State of Black mental health in Los Angeles
Psychiatric care is inhibited by inherent bias
Gregg Reese OW Contributor | 5/9/2019, midnight
“It’s ironic that a political leader who made such sweeping decisions affecting Americans with mental health issues ultimately came face-to-face with the dangers of untreated mental illness. In 1981, President Reagan was shot by John Hinckley Jr., a man suffering from several different types of personality disorders.” —from “Did Reagan’s Crazy Mental Health Policies Cause Today’s Homelessness?” an Oct 14, 2013 article by Joel John Roberts, March 30 1981.
After delivering a speech to the American Federation of Labor and Congress of Industrial Organizations (AFL-CIO) at the Washington Hilton in Washington, D.C., a gunman opens fire on Ronald Reagan, the 40th President of the United States, as he walks to his limousine. The assailant empties his cheap 22. caliber revolver, as all six shots miss their target. The last round however, hits the armored limousine’s right rear quarter panel, and then ricochets into the chief executive’s left side, nicking a rib before lodging into his left lung. Reagan survived the attack to live out his two terms in office and setoff fiscal policies that stimulated economic growth, cut inflation, and pulled America out of a recession.
His attacker, John W. Hinckley, was diagnosed as suffering from borderline, narcissistic, schizoid, and schizotypal personalities (principal diagnosis), as well as erotomania (having delusions that he and actress Jodie Foster were embroiled in a torrid love affair) and major depression, for which he was variously prescribed such psychotropic drugs as Resperdal, Surmontil, Tofanil, Valium and Zoloft.In short order, Reagan would set about dismantling his predecessor’s Mental Health Systems Act (MHSA) of 1980, a move that unleashed scores of patients out into the streets. This in turn led many to claim it initiated the explosion of homelessness that crippled the nation at the end of the 20th century and beyond (and possibly resulting in an increase in street crimes-particularly mass shootings). This shift likely contributed to the escalation of the prison population as well.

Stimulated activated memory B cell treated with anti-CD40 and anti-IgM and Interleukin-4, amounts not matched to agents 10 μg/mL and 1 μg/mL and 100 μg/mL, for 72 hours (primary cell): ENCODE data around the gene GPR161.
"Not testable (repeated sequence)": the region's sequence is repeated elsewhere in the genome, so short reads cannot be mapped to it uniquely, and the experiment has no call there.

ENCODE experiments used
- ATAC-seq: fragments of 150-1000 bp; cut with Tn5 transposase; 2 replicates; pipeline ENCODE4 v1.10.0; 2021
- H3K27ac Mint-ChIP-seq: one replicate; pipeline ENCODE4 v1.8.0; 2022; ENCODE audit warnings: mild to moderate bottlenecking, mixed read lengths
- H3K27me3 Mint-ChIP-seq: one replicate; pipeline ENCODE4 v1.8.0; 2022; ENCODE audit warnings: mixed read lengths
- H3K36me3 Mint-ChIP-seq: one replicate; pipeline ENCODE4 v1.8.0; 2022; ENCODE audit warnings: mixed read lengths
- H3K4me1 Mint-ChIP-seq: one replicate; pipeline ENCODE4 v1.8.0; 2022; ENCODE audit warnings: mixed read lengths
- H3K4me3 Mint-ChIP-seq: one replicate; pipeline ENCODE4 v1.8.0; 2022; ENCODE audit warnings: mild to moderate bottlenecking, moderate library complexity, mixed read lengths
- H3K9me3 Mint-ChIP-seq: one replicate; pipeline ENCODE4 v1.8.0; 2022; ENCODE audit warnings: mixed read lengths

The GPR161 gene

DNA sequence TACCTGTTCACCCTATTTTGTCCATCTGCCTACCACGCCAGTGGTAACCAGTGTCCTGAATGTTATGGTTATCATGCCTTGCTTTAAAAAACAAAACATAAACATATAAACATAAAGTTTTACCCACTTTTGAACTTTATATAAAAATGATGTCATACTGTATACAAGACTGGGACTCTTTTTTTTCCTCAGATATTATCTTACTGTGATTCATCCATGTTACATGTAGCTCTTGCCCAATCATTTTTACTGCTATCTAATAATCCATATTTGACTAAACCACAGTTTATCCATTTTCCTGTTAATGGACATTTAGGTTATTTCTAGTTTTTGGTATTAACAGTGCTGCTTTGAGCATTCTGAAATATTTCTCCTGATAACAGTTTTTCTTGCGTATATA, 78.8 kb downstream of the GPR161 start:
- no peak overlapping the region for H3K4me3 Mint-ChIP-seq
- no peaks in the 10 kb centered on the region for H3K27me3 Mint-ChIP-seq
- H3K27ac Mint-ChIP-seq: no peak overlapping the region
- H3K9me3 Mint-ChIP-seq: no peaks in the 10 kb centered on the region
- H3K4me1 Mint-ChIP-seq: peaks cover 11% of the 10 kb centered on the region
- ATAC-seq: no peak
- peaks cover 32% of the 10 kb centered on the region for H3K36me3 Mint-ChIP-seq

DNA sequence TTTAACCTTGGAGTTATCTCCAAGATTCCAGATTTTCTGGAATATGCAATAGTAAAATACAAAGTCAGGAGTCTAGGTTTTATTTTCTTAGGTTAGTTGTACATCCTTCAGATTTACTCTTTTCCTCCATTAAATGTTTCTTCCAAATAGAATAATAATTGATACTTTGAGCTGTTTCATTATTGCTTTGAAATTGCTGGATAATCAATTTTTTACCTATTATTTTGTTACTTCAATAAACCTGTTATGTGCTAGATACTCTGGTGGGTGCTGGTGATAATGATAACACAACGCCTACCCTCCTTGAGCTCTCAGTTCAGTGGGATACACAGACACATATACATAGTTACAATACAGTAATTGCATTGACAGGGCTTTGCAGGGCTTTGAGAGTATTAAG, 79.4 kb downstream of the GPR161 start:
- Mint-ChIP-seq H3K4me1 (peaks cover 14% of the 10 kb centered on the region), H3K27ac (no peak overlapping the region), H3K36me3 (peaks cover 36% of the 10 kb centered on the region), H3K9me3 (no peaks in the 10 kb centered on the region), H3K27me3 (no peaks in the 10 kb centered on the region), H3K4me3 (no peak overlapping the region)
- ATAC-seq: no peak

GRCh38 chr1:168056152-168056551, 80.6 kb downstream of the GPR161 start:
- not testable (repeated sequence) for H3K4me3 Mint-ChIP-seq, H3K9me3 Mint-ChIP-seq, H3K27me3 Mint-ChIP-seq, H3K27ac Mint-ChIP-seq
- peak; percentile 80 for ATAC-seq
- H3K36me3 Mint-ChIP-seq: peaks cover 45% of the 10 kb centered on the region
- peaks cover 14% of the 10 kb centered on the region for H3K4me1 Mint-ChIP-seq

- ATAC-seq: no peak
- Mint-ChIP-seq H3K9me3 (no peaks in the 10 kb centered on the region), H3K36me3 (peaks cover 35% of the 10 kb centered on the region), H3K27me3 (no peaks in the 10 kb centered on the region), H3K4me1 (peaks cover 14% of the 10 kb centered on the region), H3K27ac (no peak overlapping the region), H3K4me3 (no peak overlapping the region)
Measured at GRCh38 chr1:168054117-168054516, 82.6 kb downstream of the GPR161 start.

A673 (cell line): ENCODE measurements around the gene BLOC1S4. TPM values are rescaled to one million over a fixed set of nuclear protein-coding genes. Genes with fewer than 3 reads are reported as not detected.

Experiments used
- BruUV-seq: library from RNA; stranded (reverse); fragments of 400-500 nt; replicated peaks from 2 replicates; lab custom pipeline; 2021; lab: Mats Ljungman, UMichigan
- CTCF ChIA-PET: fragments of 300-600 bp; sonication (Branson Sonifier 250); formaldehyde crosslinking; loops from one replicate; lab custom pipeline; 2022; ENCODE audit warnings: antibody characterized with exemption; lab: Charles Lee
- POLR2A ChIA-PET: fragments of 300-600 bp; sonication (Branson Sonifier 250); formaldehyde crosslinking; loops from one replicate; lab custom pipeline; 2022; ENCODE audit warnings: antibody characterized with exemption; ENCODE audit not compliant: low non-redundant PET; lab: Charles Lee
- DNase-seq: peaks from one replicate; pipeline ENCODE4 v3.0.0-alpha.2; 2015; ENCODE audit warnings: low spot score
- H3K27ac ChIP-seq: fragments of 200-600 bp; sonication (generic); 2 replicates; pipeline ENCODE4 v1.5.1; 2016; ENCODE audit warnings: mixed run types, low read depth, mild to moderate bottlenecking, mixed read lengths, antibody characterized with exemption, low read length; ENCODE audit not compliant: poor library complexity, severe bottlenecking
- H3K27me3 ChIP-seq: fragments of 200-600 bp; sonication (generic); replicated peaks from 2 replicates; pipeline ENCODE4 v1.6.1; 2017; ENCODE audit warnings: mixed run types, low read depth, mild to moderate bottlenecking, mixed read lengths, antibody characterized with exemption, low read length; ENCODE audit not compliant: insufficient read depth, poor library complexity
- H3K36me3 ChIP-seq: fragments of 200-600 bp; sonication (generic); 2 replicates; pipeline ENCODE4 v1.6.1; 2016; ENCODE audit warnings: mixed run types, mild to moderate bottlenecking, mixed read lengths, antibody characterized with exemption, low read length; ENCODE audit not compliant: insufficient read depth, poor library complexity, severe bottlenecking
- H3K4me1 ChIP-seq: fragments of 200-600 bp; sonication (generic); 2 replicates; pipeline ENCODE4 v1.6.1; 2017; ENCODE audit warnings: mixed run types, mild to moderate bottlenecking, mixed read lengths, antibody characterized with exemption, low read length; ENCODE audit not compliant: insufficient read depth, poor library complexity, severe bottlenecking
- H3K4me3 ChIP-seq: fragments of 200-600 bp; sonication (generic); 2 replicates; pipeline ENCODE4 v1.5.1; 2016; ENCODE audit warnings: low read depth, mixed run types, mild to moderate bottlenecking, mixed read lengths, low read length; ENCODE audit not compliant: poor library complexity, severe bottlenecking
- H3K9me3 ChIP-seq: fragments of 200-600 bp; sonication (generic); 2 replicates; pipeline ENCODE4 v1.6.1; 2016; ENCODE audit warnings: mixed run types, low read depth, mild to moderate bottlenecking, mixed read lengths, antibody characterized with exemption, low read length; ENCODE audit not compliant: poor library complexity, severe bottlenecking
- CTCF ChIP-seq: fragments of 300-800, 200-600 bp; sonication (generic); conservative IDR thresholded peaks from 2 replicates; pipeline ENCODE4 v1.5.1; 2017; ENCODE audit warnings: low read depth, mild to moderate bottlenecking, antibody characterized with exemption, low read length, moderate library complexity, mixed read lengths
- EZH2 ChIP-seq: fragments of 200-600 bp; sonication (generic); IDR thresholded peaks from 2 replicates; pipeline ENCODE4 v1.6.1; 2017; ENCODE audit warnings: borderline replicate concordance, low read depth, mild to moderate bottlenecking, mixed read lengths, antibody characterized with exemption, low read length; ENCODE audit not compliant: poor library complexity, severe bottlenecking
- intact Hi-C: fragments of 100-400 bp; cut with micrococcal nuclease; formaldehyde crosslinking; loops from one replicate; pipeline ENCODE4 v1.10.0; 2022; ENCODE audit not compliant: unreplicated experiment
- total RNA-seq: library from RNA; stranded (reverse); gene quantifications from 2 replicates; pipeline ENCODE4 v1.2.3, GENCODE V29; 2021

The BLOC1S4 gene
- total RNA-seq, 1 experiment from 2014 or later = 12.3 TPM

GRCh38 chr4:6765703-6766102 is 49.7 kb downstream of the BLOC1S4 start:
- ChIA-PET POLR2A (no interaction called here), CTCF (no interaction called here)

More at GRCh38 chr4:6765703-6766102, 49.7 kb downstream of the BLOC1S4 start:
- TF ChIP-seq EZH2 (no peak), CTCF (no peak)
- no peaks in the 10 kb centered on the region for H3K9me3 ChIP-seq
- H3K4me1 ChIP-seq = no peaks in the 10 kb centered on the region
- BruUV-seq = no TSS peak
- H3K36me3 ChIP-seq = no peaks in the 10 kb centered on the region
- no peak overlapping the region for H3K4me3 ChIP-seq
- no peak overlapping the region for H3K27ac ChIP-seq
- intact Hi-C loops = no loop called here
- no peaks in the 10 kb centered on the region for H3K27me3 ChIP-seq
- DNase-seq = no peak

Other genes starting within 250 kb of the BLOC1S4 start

Funding ups and downs
“By vilifying the mentally ill and proposing to cut and restructure Medicaid and Medicare, the Administration has made it even harder for people in poverty to access mental health services.” —March 8, 2018 by Isha Weerasinghe, senior policy analyst on mental health at The Center for Law and Social Policy.
Lack of funding is the primary hurdle in providing mental health for people of color, says psychotherapist Sandra Cox. As head of South Los Angeles’ Coalition of Mental Health Professionals (CMHP), she has toiled in the psychiatric field for decades, and is aware of the ebb and flow of funding and shifts in public opinion per political whim. Impoverished areas have always played second fiddle to the needs of the more affluent westside. In recent years as funding dried up, facilities towards the ocean have hunkered down and opened satellite services in poorer neighborhoods to widen the net for public funding. Even then, available financing is slow and intermittent.
Democratic regimes as a rule are more generous, but she notes that former Gov. Arnold Schwarzenegger made a special effort to streamline the bureaucratic process and ensure economic support reached CMHP in a timely manner. Presently, the ethnic make up of those coming in to partake of her services are perhaps 65-70 percent Hispanic, which includes immigrants from Central America. Of these, many are asylum seekers from the chronic civil unrest, organized crime, and street violence endemic to that part of the world. They suffer from emotional development issues, family pathologies, and narcotic abuse, and Post-traumatic stress disorders (PTSD), exacerbated exposure to poverty traumatic events. However, Cox’ Black clientele remains the most emotionally damaged of those seeking help.